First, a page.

[a();25] Sosa, Victor. “Manuel Maples Arce y el estridentismo”. Jornal de Poesia. In :

[a();26] The Contemporáneos group were actively engaged in the renewal of Mexican literature in the first
half of the century.

[a();27] Puerto Rican artists such as Carlos Raquel Rivera and Rafael Tufiño has been influenced by the
Taller aesthetics, as well as Chicano artists and some African American artists of the period.

[a();28] Arnulfo Aquino, Casas,  In:

[a();29]I have a special debt  to Jorge Marcone who first open the door to the work of this poet.

[a();30] Special thanks to Michael Joseph for the physical description of this book.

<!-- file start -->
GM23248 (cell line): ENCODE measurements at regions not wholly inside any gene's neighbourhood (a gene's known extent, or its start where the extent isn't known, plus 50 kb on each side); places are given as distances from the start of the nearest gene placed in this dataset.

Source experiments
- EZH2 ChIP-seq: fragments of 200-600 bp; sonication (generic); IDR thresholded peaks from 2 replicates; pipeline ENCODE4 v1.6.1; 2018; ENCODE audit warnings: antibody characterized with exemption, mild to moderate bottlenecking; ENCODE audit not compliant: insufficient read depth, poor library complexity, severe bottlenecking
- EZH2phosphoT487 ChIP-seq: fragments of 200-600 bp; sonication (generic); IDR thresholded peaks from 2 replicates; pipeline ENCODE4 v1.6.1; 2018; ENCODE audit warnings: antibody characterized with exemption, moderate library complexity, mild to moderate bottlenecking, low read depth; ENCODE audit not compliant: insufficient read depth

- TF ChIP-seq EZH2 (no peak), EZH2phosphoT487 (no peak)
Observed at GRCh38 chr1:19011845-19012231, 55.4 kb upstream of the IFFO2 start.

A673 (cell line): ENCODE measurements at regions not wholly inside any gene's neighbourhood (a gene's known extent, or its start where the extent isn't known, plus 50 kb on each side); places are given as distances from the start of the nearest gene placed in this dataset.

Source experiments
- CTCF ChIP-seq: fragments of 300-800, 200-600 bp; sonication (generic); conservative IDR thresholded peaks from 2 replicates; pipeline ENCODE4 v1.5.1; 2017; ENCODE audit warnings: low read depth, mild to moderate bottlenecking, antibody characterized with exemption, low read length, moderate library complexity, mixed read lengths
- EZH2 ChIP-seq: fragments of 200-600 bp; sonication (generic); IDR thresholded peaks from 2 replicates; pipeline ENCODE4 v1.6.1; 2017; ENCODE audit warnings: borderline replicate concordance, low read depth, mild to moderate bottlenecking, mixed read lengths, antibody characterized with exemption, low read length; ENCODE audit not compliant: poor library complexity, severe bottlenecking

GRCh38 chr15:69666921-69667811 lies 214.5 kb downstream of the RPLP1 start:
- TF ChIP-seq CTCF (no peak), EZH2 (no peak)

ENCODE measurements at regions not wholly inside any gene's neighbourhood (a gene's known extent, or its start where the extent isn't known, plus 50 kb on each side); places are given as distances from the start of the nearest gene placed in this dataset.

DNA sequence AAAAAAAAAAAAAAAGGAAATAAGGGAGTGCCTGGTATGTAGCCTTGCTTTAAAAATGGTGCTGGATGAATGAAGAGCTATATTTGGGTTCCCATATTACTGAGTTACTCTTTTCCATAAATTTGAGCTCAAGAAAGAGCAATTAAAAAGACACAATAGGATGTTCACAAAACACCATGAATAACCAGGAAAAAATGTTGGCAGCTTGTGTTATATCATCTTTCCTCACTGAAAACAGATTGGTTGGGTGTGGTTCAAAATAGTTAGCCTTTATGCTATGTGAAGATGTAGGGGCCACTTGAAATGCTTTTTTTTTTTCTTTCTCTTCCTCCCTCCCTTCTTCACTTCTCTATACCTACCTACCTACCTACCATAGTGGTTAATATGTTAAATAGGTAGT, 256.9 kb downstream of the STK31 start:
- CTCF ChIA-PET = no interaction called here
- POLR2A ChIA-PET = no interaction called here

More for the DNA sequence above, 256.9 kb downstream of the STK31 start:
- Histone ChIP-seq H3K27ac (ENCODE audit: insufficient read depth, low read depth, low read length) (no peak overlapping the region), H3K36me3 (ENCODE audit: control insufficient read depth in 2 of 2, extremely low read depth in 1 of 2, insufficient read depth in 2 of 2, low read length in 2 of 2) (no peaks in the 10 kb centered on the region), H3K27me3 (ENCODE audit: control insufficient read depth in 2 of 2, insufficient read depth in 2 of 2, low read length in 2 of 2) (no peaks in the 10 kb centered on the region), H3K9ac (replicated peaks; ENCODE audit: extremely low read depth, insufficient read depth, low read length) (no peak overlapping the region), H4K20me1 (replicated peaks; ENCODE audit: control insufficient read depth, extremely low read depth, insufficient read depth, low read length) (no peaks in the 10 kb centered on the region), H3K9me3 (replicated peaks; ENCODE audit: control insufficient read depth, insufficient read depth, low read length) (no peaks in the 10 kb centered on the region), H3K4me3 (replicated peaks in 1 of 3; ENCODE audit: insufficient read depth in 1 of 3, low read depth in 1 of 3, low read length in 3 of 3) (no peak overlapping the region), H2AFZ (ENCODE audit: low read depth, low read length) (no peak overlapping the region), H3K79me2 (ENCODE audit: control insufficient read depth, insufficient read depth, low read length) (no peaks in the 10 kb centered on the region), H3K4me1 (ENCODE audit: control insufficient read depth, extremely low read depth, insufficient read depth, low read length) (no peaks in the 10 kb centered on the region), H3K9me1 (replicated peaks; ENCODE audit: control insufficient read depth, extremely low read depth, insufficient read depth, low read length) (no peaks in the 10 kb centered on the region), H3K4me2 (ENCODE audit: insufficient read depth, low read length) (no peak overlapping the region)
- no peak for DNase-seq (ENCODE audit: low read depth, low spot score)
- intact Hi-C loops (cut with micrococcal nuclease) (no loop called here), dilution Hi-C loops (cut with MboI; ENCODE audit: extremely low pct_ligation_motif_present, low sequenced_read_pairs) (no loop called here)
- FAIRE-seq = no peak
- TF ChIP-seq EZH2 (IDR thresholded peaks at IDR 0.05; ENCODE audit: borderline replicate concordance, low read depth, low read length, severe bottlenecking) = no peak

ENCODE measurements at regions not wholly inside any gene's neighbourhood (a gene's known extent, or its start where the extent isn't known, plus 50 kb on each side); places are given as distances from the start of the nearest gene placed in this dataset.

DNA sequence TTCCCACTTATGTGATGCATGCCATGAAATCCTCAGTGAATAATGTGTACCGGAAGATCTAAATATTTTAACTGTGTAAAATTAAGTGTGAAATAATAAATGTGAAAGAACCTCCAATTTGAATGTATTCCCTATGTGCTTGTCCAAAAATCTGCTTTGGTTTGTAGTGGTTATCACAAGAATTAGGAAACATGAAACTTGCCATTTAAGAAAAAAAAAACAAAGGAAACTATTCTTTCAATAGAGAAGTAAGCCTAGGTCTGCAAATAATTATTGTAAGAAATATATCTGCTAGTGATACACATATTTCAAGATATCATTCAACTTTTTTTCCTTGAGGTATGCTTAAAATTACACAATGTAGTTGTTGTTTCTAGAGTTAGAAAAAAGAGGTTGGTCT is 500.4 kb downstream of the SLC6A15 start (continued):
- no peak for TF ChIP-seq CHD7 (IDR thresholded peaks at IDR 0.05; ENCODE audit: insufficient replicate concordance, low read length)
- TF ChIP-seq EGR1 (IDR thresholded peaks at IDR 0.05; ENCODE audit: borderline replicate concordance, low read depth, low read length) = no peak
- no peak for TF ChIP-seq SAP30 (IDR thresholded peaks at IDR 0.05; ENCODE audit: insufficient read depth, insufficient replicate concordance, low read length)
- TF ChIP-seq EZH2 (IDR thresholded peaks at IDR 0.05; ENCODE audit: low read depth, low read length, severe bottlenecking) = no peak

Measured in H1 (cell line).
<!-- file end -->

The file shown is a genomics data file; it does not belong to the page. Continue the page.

[a();31] Cecilia Buzio de Torres and Ramírez, Mari Carmen. El taller Torres-García. (Austin: Archer M.
Huntington Art Gallery, University of Texas, 1992.) 167.

[a();32] Noigandres vol 4, 1958.

[a();33] Translation mine.

[a();34] For more information see: Lourdes Vázquez.  “Construyendo libros con Consuelo Gotay”, SALALM
Newsletter. 38(2) (October 2000).

[a();35] The other artists are Haydeé Landing, Edna Acosta, Miriam Vázquez, Marta Rivera, Haydeé
Quijano and Budoff.